Have you ever noticed flying termites swarming around window sills and outdoor lights? Or worse, have you seen winged termites indoors? Termite swarmers are harmless on their own, but indicate a much larger problem nearby. So, if you’ve spotted termite swarmers in Baltimore, it’s important to know the right thing to do.

What Are Termite Swarmers?

Termite swarmers are the winged reproductive termites released from a particular termite colony when it has reached a large size. These termite swarmers are on a mission to breed and start their own respective colonies as termite kings and queens. They fly from their home colonies and gather in swarms attempting to successfully find a mate.

Termite colonies only release their swarmers under certain conditions. Most termite swarmers emerge around the first weeks of spring, but depending on the species, they can appear late into the fall. The period in early spring when termite swarmers are most active is known as “termite season.”

But while the activity of termite swarmers might be the only visible indication of termites on your property, it’s important to remember that termites are active year-round. They can survive cold temperatures but are invigorated by warmer weather. So, while termite season is a time to be on your guard against potential infestations, termite problems can occur at any time all year long.

What You Should Know About Termite Swarmers

If you see termite swarmers flying around on your property, you’ve probably got a termite infestation on your hands. Unlike wasps and bees that are designed for flight, termite swarmers aren’t very good in the air and can’t travel great distances from their home colonies. Spotting them outdoors or in the house is a sign of an established termite colony large enough to release reproductives.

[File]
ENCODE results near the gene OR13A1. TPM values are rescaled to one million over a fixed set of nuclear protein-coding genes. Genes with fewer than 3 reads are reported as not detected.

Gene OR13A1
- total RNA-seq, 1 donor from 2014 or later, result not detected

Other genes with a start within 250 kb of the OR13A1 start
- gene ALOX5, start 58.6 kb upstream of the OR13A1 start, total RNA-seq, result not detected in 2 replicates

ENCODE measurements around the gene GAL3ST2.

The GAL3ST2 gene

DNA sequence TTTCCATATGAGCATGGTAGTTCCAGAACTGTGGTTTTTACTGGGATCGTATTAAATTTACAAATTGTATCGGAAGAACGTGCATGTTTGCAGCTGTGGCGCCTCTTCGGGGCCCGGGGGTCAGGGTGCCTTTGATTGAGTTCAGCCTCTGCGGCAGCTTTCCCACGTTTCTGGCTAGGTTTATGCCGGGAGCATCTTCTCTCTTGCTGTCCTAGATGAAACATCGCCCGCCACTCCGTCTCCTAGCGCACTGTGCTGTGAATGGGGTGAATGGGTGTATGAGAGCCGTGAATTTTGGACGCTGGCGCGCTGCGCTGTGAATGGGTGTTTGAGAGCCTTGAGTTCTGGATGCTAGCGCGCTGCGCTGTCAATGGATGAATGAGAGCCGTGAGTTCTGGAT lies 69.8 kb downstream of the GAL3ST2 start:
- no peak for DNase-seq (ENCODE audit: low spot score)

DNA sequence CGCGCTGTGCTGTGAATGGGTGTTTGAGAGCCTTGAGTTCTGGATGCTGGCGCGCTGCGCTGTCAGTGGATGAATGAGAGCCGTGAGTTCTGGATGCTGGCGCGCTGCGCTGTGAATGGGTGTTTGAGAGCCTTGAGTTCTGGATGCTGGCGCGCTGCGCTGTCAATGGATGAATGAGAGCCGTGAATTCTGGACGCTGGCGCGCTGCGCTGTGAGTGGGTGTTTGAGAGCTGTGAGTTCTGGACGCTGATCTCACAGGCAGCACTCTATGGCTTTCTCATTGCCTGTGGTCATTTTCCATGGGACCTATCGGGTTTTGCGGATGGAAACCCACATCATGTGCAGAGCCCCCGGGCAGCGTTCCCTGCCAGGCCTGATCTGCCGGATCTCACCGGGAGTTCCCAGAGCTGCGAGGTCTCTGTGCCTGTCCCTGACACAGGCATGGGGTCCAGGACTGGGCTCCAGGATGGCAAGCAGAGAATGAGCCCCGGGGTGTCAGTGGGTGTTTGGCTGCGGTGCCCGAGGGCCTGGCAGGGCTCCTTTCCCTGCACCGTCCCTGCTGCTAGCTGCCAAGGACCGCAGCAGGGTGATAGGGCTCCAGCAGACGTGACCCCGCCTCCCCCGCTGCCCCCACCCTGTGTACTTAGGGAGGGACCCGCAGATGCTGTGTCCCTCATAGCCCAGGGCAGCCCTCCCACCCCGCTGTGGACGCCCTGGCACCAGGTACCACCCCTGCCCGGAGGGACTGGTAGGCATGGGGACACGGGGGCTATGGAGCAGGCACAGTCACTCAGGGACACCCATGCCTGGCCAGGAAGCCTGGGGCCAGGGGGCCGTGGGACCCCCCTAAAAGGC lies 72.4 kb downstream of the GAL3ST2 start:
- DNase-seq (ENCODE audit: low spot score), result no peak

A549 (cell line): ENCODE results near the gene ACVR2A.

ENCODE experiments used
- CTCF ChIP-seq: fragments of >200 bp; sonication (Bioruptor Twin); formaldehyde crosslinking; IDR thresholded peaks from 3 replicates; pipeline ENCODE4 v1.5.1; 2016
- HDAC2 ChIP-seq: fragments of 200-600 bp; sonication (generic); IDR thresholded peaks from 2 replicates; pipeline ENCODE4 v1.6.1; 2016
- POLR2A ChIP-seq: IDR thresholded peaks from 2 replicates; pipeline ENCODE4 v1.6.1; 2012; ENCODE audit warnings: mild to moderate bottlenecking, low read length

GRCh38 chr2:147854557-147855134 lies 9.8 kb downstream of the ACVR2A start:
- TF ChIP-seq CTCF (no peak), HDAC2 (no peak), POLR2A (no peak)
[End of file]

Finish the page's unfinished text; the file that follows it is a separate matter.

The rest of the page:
Most property owners don’t realize they have a termite problem until it’s too late. Every year, some 600,000 American homes are damaged by termites, costing billions in repairs. A widespread termite infestation can be devastating for your property, and swarmers are a sign that there is a colony nearby that needs to be dealt with.

Outdoors, you can spot drywood termites gathering under outdoor lights and on windowsills. These drywood termite swarmers are most active at dusk. Termite swarmers flying around indoors during the day are subterranean termites.

How To Stop Termite Swarmers

There are a few easy things you can do around your property to keep termite swarmers at bay. The less hospitable your property is, the less likely termite swarmers are to start a new colony. Here’s what you can do:

  • Reduce moisture. Don’t let moisture accumulate around your property. Clear gutters of any blockages and ensure that water is flowing away from any soil that makes contact with buildings. Ventilate basement areas by opening windows and install a dehumidifier if possible.
  • Clean the yard. Get rid of the food sources that attract termites. Dispose of any rotting logs, fallen trees, decomposing leaf piles, and other organic debris. If you use mulch in your garden, try switching to a cellulose-free variety.
  • Shut off the lights. During termite season, try to keep your outdoor lights off so as not to attract termite swarmers. Try shutting the curtains on windows that emit lots of light at night.

Termite swarmers can show up without warning. If you spot these pests on your property, get in touch with the pros at Pest Czar right away. When you choose our termite control services, we’ll perform a free termite inspection to evaluate your problem. If you’ve got termites, we’ll install the industry-leading Sentricon System® With Always Active™ to eliminate the infestation at the source. Contact us today.